Scottish Government remains fiercely opposed to the cultivation of GM crops

It's good to hear that the Scottish government is keeping its head screwed on and refusing to kowtow to Boris Johnson's pro-GMO frenzy – see the article below.

Johnson has now hyped GM crops in no less than three separate speeches in his first three days as UK prime minister. Of all the issues that face the UK right now – a struggling national health system, the social care crisis, and persistent poverty and homelessness, just for starters – why is he focusing on this failed and unpopular technology to such an extraordinary degree?

Look no further than the fact that as part of Brexit, the UK is seeking a trade deal with the US and Donald Trump. And Trump signed an executive order on 11 June 2019 telling his administration to urgently "develop an international strategy to remove unjustified trade barriers and expand markets for products of agricultural biotechnology" abroad. Johnson is simply dancing, puppet-like, to Trump's tune.

The article below contains the usual "jam tomorrow" promises from the agbiotech boosters, such as GM blight-resistant crops, which don't yet exist in the marketplace. If they are ever commercialised, they are unlikely to prove sustainable and maintain their disease resistance, since this is a complex trait that can't be conferred by altering one or a few genes.

On the other hand, there are many non-GM conventionally bred disease-resistant crops that are already available. These include blight-resistant potatoes, which have already shown they can resist this disease just as well as the GM ones that have been produced experimentally but not been proven to work in real farming conditions. So why take the risks involved in genetic engineering?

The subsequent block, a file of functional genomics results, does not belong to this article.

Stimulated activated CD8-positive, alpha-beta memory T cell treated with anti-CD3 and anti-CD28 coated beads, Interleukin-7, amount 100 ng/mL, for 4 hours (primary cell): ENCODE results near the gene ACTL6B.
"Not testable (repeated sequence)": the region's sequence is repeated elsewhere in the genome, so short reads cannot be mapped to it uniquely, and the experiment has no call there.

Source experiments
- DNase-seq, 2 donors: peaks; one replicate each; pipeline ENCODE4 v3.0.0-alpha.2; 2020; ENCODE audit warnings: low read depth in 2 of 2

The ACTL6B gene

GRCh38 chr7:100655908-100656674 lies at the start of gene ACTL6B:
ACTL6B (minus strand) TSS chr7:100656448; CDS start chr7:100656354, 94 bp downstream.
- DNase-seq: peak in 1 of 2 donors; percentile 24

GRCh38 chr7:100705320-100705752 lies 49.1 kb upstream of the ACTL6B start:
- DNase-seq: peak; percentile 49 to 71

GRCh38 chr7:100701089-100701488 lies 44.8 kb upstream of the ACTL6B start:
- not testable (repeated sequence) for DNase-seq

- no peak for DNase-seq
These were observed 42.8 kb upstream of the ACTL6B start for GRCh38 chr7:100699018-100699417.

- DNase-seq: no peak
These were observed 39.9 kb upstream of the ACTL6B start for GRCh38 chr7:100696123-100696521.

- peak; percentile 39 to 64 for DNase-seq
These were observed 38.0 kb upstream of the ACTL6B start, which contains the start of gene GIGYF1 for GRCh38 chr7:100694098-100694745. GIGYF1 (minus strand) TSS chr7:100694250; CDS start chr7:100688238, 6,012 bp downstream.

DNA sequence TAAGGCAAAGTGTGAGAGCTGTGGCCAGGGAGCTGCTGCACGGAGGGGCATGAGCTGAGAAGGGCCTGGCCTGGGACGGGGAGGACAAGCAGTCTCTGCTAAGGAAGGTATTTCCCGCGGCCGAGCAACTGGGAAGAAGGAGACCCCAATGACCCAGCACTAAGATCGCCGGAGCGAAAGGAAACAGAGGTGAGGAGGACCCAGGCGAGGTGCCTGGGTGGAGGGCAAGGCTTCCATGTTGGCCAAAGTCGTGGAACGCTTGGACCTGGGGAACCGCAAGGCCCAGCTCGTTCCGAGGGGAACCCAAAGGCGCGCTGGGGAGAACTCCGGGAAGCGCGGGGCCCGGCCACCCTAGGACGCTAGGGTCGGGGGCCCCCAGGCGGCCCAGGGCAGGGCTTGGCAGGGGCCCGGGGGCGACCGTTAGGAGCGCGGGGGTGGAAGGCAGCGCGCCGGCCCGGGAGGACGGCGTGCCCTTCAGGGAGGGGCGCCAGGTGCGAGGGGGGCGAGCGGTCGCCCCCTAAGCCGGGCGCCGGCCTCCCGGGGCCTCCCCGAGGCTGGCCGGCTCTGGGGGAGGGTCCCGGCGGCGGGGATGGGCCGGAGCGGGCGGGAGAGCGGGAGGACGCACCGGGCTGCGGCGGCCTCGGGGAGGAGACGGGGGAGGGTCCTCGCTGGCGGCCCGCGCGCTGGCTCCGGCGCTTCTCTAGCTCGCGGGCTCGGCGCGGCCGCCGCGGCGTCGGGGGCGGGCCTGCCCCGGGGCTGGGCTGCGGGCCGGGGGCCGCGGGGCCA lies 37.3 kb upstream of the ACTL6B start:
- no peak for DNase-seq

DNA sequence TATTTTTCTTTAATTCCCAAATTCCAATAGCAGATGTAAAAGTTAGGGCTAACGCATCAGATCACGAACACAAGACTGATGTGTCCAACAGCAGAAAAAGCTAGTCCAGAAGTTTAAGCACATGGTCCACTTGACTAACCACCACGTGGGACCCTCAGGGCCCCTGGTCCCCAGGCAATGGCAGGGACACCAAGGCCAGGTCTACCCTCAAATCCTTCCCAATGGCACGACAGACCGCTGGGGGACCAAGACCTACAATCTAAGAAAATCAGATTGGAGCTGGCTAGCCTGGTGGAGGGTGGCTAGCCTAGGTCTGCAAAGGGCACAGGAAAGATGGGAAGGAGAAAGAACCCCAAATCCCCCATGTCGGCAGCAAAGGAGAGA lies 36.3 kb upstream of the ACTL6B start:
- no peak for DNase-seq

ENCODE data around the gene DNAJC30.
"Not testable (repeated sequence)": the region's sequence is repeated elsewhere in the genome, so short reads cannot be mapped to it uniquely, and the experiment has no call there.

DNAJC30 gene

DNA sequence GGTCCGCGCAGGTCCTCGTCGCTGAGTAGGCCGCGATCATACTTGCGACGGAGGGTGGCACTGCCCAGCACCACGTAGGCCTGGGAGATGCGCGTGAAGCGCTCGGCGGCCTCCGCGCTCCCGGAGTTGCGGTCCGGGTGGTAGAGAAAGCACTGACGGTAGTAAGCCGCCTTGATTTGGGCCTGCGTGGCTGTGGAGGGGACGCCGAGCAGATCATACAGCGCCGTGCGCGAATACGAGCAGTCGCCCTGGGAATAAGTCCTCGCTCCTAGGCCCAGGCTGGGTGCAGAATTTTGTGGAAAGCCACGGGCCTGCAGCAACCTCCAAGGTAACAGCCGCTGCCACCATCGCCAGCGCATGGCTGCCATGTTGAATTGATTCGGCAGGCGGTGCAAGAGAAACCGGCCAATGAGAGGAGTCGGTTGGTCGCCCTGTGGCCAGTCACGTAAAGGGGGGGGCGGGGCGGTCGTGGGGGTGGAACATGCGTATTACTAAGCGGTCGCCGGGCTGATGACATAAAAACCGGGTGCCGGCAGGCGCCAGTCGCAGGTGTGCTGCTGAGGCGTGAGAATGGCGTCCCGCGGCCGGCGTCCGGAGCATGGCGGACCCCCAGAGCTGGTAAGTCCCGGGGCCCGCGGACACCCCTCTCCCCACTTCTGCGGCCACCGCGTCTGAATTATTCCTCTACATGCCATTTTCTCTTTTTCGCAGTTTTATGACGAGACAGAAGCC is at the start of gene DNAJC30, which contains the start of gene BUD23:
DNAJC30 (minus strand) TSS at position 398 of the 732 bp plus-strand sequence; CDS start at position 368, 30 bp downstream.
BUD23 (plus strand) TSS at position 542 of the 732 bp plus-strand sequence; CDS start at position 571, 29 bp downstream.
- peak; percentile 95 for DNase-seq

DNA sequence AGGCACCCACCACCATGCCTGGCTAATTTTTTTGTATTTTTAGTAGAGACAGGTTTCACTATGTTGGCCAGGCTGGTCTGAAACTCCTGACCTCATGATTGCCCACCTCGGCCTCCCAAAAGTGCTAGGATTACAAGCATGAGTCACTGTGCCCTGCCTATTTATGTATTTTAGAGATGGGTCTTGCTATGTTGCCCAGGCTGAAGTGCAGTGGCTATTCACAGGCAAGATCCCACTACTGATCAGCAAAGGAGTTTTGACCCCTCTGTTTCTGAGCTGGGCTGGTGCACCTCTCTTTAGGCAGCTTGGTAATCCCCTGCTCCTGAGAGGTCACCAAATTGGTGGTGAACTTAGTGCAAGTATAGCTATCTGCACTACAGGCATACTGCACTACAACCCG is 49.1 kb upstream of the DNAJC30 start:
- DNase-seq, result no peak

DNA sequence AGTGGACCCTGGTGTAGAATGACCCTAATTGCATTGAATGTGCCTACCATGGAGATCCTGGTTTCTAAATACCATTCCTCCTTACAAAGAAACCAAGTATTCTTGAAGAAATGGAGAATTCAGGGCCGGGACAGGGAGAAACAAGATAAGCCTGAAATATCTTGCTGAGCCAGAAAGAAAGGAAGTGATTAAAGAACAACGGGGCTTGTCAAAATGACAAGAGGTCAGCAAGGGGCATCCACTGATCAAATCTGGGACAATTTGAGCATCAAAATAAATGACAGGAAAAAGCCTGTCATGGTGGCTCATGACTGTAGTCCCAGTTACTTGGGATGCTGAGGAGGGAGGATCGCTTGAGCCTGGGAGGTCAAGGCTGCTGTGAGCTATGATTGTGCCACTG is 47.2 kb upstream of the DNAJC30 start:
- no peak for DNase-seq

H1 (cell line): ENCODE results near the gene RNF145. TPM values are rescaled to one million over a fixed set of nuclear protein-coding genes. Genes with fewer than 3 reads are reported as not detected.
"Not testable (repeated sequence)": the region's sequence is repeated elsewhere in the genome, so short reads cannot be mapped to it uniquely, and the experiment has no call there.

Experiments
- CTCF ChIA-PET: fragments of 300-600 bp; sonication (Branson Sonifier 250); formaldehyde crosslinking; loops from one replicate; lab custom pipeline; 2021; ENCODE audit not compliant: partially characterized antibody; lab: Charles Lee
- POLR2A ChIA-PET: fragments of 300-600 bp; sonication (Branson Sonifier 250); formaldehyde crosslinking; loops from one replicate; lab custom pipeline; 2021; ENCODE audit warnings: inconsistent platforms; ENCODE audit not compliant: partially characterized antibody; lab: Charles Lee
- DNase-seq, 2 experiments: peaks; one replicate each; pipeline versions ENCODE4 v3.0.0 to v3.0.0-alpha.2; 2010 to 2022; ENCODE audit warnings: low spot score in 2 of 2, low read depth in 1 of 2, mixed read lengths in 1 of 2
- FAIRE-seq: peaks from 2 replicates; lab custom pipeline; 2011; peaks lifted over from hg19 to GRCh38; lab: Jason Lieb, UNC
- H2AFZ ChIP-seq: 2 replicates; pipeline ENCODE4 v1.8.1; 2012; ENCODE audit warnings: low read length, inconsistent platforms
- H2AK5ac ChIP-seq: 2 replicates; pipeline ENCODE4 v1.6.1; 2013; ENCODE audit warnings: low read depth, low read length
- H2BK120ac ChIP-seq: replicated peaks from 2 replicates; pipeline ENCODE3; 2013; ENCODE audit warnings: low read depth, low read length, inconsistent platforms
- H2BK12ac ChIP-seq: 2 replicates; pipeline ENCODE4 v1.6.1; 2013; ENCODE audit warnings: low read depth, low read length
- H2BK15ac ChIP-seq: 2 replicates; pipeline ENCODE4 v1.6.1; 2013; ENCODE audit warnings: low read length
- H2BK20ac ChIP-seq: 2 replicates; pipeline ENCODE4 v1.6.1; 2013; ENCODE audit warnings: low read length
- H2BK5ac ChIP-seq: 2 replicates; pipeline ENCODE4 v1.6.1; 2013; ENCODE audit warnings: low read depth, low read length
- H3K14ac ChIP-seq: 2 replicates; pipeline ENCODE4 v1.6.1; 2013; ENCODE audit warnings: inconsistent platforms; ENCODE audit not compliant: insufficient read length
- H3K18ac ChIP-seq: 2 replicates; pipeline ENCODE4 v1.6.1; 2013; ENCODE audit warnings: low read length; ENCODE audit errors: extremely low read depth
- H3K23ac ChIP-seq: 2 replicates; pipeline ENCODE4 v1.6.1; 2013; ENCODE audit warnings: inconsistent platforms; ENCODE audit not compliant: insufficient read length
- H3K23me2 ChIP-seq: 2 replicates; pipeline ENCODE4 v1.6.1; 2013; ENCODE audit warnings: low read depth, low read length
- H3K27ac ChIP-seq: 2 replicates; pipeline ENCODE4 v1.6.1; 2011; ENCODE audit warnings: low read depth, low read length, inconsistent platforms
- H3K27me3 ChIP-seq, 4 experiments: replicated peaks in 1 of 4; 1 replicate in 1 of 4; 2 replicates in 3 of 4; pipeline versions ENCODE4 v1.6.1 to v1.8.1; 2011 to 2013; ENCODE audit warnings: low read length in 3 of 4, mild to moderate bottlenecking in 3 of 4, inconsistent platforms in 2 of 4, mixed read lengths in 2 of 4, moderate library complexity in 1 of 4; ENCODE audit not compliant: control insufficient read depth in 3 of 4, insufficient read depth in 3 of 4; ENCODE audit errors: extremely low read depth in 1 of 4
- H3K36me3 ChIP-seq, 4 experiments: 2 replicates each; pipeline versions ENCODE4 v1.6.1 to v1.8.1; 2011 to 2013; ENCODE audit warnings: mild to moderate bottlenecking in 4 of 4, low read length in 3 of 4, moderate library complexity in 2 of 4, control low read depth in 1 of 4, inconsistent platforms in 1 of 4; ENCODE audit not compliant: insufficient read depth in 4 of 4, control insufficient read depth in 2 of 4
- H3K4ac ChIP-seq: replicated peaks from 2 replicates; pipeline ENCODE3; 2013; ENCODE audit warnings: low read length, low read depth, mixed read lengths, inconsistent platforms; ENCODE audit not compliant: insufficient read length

In the article below, Achim Dobermann, the director of Rothamsted Research, which has partnered up with corporations like Bayer, Syngenta and Dupont, argues for trait-based regulation of GM crops. This type of regulation is exemplified by the US and Canadian systems, which ignore the inherent risks of GM technology and focus only on the intended trait as the industry applicant defines it. It ends up giving a free pass to the vast majority of GMOs.

Rothamsted is carrying out field trials of GM crops, so has a vested interest in a much laxer regulatory system that will help it bring products to market more easily, almost certainly by licensing them to corporations.

In contrast, John Dupré, director of the Centre for the Study of Life Sciences, University of Exeter, told The Times that the risks of permitting more genetic modification needed to be scrutinised. He said, "While Mr Johnson is right that there are genuine and perhaps exciting possibilities for genomically modified crops, he is quite wrong to suppose that these should be 'liberated' from serious review of the consequences of their introduction and regulation of their use. It takes a great deal of work to make sure that only the desired changes have been induced. And it is even more difficult to be sure that the only consequence is the one that was intended."